Small-business dentistry is no longer the same industry it was even a decade ago. Profit margins are squeezed ever tighter. Government rules and regulations have expanded. At a cost, new technologies—the right technologies—present expanded opportunities. A good consultant could help navigate a host of problems and greatly enhance a business. Consultants are potentially an invaluable asset.
In earlier times, there were many expressions and attitudes proffered by senior doctors that no longer apply (if they ever did). “Build it and they will come” and “Be good to your patients, and they’ll be good to you” may sound reasonable, but could result in demise of a business in the wrong demographic. “Focus on being the best doctor you can, always enhancing your clinical skill, and the business will take care of itself” is a wonderful platitude, but it may land you flat on your face.
Consultants can help small-business dentists achieve greater progress toward their goals. The wrong consultant could result at worst in bankruptcy or at the least in a seriously diminished bank account. In former times, older doctors advising junior colleagues would term a negative experience with a consultant a costly learning experience. Unfortunately, in today’s dental industry with margins cut to the bone, there is little room for such experiences in business survival.
To follow are three fictitious examples of dental consultants who represent the very worst in their industries. Any resemblance to actual persons or their companies is strictly coincidence.
The Medicaid Mobster
Dr. Nick Machiavelli initially built a dental practice focused on servicing elders in nursing homes. He was a champion of Medicaid fraud and enjoyed the cash flow of this largely unregulated criminal business model for many years. Eventually, his state dental board took notice after the complaints of numbers of patients and state Medicaid authorities.
Machiavelli was offered an option. He could contest the alleged violations formally or elect not to renew his dental license and relocate to another state without facing disciplinary action. He left the state and become the problem of other authorities to handle. All the while, Machiavelli expanded his continuing education in dentistry and achieved great educational standing and recognition among unsuspecting peers.
Eventually, Machiavelli purchased a franchise to broker dental practices. As a respected colleague and fellow doctor, he maintained great trust within the dental community. He authored numbers of articles to help educate dentists about the business aspects of dentistry. He helped sponsor seminars to elevate dentists’ understandings relating to the business of dentistry. Unfortunately for the dental profession, Machiavelli was not to be trusted.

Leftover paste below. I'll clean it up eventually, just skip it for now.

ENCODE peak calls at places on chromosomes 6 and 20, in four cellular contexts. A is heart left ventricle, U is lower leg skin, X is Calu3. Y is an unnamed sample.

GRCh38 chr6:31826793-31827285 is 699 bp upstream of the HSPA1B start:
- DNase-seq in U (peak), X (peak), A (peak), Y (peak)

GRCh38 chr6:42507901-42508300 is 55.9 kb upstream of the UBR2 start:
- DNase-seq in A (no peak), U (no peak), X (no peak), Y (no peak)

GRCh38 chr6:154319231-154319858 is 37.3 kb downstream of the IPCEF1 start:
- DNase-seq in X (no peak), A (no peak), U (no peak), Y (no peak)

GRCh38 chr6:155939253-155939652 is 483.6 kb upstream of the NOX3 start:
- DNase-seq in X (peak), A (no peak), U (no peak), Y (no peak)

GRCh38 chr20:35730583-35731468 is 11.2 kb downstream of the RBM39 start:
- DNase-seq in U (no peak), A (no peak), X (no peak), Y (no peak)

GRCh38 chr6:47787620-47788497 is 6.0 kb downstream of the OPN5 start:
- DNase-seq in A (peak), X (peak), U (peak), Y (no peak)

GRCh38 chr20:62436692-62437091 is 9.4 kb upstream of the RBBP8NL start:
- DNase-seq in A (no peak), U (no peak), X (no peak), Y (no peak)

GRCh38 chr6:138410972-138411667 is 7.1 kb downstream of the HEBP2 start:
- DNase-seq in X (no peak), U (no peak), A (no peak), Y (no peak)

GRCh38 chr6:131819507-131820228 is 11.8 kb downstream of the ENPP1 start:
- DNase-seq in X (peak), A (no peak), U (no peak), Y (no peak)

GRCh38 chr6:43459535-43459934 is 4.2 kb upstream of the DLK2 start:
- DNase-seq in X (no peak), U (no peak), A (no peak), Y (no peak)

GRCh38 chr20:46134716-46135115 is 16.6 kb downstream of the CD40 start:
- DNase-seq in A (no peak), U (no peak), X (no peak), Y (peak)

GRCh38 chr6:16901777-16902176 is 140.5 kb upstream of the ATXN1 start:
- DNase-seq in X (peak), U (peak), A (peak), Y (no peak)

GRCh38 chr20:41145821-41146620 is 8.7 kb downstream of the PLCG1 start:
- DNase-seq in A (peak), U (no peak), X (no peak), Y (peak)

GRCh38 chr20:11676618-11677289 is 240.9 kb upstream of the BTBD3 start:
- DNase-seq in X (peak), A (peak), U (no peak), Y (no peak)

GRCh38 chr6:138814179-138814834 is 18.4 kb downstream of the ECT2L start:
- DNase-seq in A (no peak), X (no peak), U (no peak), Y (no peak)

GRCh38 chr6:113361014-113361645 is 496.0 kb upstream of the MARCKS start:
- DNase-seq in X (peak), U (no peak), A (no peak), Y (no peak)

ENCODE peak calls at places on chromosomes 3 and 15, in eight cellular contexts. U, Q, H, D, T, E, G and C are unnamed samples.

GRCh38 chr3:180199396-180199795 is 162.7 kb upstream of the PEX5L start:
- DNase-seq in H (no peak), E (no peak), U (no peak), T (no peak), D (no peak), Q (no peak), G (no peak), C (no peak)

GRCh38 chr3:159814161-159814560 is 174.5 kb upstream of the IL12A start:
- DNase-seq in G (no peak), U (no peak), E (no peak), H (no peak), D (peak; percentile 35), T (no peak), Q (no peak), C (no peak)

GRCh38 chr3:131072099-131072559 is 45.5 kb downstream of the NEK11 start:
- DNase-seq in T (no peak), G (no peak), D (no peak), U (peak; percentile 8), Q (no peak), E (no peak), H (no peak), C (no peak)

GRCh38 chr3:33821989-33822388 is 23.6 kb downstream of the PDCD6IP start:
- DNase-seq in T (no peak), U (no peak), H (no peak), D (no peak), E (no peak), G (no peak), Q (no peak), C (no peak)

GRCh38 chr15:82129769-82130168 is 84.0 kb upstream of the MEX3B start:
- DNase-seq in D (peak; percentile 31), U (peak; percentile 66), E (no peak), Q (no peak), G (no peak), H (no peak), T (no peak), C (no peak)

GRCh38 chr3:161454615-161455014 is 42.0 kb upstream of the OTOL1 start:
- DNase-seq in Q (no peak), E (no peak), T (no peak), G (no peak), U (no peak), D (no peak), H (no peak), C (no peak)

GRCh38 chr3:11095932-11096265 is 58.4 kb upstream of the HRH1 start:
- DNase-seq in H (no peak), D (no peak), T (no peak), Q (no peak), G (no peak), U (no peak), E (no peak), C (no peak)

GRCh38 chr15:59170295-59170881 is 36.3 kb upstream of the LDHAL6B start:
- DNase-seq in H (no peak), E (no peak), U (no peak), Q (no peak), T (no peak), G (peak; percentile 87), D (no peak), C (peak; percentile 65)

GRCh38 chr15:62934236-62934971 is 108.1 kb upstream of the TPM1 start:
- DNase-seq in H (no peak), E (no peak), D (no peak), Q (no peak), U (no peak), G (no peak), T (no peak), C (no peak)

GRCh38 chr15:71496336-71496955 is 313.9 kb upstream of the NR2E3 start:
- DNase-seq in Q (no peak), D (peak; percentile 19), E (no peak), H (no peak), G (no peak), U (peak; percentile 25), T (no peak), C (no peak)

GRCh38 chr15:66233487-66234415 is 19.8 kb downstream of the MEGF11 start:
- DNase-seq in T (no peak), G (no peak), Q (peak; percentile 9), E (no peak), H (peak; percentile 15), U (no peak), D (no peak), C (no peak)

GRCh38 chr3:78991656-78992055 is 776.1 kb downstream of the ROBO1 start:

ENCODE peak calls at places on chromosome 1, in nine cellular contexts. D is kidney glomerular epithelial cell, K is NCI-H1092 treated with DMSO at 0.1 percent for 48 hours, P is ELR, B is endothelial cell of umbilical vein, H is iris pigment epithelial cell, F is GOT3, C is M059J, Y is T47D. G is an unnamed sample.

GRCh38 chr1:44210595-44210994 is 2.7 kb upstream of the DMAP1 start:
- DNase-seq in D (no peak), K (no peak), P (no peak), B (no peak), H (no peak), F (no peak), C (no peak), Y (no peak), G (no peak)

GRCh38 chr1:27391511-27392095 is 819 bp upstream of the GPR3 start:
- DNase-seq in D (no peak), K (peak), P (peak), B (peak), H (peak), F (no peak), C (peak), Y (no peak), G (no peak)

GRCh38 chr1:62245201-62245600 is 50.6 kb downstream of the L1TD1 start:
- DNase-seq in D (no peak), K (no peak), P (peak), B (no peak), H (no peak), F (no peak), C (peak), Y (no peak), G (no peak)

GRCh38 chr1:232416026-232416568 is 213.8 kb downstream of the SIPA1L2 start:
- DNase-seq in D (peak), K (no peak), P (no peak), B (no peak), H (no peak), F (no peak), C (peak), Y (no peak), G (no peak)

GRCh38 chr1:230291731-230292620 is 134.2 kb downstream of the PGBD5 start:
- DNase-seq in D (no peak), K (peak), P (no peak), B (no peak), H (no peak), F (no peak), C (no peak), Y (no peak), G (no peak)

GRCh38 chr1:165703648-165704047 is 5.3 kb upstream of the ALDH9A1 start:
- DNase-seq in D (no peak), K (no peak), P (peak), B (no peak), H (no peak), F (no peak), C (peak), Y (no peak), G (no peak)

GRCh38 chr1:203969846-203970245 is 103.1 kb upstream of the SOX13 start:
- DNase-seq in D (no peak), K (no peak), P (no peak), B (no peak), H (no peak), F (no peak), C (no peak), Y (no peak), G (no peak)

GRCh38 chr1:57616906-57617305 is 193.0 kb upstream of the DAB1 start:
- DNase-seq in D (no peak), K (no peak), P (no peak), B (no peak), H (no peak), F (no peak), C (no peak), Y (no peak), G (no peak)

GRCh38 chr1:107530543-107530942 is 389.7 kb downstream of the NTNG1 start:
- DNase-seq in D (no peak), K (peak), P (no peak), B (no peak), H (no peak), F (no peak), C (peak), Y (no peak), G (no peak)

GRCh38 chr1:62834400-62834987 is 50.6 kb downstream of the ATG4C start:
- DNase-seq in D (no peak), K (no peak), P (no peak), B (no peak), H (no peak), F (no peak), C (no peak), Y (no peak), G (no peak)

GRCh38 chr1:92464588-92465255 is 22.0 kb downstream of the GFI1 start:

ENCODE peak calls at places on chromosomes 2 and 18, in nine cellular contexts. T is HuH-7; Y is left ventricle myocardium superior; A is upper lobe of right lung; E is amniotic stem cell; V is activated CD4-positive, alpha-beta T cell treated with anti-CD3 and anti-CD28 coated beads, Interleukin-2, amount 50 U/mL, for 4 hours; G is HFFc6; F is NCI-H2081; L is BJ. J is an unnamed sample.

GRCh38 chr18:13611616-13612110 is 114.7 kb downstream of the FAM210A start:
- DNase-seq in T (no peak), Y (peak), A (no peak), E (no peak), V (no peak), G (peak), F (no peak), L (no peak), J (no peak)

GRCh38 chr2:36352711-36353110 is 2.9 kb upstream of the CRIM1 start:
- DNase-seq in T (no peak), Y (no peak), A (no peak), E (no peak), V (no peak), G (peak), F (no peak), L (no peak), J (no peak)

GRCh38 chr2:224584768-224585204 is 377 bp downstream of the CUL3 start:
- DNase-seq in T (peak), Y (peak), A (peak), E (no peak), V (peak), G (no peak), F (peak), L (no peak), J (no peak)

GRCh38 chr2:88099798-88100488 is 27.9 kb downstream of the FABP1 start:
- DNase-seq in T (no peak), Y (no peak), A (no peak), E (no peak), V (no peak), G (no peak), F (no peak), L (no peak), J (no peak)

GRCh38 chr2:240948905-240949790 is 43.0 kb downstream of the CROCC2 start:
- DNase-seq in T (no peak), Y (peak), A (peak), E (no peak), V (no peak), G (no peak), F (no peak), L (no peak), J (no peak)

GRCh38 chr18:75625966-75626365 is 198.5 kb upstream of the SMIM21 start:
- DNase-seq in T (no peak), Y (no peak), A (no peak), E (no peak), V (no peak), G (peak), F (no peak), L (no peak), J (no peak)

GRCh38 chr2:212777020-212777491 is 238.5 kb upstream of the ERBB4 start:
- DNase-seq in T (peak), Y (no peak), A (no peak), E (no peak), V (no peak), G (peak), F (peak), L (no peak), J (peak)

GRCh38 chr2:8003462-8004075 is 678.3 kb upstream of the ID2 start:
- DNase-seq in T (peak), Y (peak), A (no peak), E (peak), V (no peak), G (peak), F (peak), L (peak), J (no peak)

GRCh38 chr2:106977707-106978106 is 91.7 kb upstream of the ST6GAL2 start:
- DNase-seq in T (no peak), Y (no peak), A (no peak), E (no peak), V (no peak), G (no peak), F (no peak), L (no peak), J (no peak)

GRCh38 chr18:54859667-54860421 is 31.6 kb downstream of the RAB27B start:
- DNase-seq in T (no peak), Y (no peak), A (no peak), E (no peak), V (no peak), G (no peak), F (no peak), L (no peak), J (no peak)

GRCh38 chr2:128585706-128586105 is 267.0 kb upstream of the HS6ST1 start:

Machiavelli certainly enjoyed the money he acquired scamming colleagues by misrepresenting dental practices. More satisfying to him was the intense pleasure in breaking down fellow doctors into financial ruin. He took great pride in selling practices that were “unsellable.” These problems were often from problematic dentists who were drug or alcohol dependent, or they were practices centered upon consumer or insurance fraud. The buying doctors were crushed financially, emotionally, and spiritually, which was the true passion of Nick Machiavelli.
Eventually, Machiavelli split from this practice brokerage firm, with an ensuing legal battle of “skunk versus skunk.” Today, he works in his own firm as a practice analyst, consultant, and fraud investigator.
Harry “Taco” Bell was formerly known as Hector “Taco” Beltran before immigrating to the States from Tijuana, Mexico, as a teenager. Bell was always an opportunist and entrepreneur, as he is to this day. Bell established his own pushcart taco lunch stand at the age of 13. His downscale customers demanded low-cost but filling fast food. Standard meats weren’t economically a viable option from the local carnicero (butcher). Bell improvised and adapted, allegedly by using questionable ingredients.
Harry “Taco” Bell built his reputation as a consultant more upon the sizzle on Internet sites than on actual substantive achievement. He marketed to optometrists, chiropractors, podiatrists, veterinarians, and dentists. He fronted as a demographics master. He seemingly held the economic pulse of every demographic, positive or negative, throughout the nation. Bell’s most effective draw for clients has been his myriad instructional videos.
Late night infomercials may have catapulted Billy Mays Hays and Vince Offer, “The ShamWow Guy,” to fame and fortune. However, no less obnoxiously effective is Harry “Taco” Bell and his over-the-top sales pitch videos to healthcare professionals.